The pair are set to meet for talks over cups of tea in Kigali tomorrow for the Commonwealth Heads of Government Meeting (Chogm) leaders summit.
Many are expecting the encounter to be awkward, after the Prince of Wales reportedly described the Home Office’s deal with Rwanda as ‘appalling’.
The new scheme will see asylum seekers who arrive in the UK through ‘illegal’ routes given a one-way ticket to Rwanda for resettlement.
It is hoped the plan will break the business model of people smugglers taking people across the Channel in tiny and inadequate dinghies.
But campaigners have raised concerns about Rwanda’s human rights record – which Johnson didn’t raise with president Paul Kagame as they met earlier today.
The United Nations have said the scheme violates international law, while activists say the idea of criminalising asylum seekers based on their mode of arrival betrays the very principle of asylum.
But the Prime Minister has struck out at ‘condescending’ opponents of his plans and hopes his trip to Rwanda might change people’s perceptions of the country.
Johnson and Charles’s conversation will be their first since it was reported the prince described the policy as ‘appalling’ in private remarks.
The PM said he is ‘delighted that Prince Charles and everybody is here today to see a country that has undergone a complete, or a very substantial transformation’.
In an interview with broadcasters at a school in Kigali, the Prime Minister was asked if he is willing to defend the policy if Charles raises it.
‘People need to keep an open mind about the policy, the critics need to keep an open mind about the policy. A lot of people can see its obvious merits,’ he replied.
‘So yeah, of course, if I am seeing the prince tomorrow, I am going to be making that point.’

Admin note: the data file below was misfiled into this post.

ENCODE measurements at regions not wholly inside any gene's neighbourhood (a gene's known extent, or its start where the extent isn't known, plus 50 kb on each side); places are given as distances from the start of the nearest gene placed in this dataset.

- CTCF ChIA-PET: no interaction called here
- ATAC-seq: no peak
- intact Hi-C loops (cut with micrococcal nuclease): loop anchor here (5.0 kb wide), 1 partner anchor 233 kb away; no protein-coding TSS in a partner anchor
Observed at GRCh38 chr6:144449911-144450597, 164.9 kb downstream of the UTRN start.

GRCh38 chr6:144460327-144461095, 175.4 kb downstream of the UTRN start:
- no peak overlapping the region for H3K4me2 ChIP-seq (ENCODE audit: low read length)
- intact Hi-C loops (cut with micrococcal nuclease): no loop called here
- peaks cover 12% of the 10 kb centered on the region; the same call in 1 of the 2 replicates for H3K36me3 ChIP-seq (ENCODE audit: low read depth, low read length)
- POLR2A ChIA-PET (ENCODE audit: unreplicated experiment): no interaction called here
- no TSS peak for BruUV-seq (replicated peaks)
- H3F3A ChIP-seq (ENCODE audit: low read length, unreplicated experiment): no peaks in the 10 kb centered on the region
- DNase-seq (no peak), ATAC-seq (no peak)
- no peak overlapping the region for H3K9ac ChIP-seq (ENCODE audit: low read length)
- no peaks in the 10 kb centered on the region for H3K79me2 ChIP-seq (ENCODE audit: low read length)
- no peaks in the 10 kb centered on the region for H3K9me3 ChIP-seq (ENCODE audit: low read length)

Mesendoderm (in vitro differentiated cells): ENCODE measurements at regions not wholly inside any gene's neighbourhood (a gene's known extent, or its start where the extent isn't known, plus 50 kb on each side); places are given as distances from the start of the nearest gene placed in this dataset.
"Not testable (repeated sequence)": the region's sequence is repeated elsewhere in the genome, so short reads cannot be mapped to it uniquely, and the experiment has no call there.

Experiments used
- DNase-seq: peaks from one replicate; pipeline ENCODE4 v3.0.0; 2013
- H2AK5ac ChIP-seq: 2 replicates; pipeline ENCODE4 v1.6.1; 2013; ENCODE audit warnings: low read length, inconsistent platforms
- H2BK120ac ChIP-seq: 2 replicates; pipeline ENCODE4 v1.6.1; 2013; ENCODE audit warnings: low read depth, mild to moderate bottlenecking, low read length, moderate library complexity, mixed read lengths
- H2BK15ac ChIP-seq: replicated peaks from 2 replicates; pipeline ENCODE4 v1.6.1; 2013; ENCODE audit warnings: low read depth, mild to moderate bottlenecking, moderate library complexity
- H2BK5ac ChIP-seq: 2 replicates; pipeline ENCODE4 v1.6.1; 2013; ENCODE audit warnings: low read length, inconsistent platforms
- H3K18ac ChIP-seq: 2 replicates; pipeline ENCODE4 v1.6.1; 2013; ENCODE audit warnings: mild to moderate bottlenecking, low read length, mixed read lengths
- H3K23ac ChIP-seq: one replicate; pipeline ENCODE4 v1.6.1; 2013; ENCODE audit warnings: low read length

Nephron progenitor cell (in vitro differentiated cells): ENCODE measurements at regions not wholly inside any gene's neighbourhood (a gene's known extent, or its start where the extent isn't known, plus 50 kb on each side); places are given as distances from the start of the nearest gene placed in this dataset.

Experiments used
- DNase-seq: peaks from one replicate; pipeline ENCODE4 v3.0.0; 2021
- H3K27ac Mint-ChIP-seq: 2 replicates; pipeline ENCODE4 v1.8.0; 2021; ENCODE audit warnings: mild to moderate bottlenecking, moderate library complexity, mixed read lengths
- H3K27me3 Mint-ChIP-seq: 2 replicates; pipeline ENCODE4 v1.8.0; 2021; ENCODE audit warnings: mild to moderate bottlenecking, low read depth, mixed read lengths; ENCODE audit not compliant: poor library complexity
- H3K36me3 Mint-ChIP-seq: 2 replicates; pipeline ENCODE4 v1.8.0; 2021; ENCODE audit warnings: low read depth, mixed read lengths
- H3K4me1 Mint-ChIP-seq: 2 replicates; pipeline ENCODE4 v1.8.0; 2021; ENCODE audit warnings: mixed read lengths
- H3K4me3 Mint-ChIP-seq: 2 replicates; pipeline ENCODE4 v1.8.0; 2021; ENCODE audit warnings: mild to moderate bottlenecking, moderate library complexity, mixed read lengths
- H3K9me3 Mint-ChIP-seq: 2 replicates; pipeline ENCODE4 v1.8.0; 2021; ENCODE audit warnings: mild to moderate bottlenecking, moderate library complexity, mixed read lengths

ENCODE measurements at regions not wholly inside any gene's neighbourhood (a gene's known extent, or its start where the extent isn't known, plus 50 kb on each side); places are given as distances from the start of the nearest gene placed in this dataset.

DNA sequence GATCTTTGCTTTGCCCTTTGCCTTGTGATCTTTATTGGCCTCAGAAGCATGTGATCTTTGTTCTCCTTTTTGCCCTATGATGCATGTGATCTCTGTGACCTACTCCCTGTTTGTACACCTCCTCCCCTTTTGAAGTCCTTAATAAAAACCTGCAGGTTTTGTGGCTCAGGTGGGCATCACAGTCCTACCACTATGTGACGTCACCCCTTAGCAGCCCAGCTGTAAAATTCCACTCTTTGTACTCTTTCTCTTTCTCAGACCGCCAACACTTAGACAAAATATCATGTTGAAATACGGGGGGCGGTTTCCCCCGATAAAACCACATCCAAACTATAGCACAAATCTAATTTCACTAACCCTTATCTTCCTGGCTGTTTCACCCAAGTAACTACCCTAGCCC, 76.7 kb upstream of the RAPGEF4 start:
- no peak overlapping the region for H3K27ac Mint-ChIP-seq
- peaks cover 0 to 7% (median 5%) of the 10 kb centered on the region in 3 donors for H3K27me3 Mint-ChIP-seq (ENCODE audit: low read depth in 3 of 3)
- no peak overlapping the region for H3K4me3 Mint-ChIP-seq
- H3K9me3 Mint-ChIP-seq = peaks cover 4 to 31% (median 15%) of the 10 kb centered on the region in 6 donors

Speaking to reporters as he prepared to fly to Rwanda, Johnson had said he hopes the trip would ‘perhaps help others to shed some of their condescending attitudes to Rwanda and how that partnership might work’.
But contrary to Johnson’s remarks, his official spokesman tried to dampen down expectations he was headed towards a clash with Charles.
He said it was ‘unlikely’ the PM would bring up the policy, which he said was not ‘at the forefront of his mind’.
President Kagame has been lauded for his role in ending the 1994 genocide that saw ethnic Hutu extremists slaughter about 800,000 Tutsis and moderate Hutus during 100 days of the civil war.
But his regime has since been accused of political repression, alleged assassinations and the imprisonment of critics.
Downing Street had suggested Johnson, who visited Kigali’s genocide memorial today, would raise human rights concerns.
But after their meeting, his spokesman said: ‘I don’t believe they discussed that in their meeting, there were quite a number of issues they talked through.
‘You’ll know that some of the concerns with regards to rights have been raised on a number of occasions including at ministerial level very recently, so it is something we do raise with Rwanda.’
Despite it being Johnson’s first visit to the nation during his time in No 10, he was not planning to visit any of the accommodation earmarked for the scheme.
The first flight removing people to Rwanda was due to take off last week, but was grounded by successful legal challenges ahead of a full hearing on the scheme’s legality in UK courts.
Despite the possibility of no asylum seekers being deported – the government in Kigali said it has already received payments for the £120million deal signed with Britain and has already spent some of the money.
Even though the policy is effectively grounded unless the UK finds a way around the European Court of Human Rights’ ruling, Johnson and Kigali claimed it is already working.
A No 10 spokesman said: ‘The leaders also praised the successful UK-Rwanda Migration and Economic Development Partnership, which is tackling dangerous smuggling gangs while offering people a chance to build a new life in a safe country.’
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